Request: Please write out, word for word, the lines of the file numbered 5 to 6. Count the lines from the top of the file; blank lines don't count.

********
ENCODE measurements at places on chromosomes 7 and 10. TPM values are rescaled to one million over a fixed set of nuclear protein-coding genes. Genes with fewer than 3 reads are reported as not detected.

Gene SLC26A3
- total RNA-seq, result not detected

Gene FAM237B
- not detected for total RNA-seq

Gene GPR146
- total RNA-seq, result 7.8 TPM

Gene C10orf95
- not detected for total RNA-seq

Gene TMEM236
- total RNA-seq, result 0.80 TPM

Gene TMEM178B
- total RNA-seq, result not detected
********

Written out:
- not detected for total RNA-seq

Gene GPR146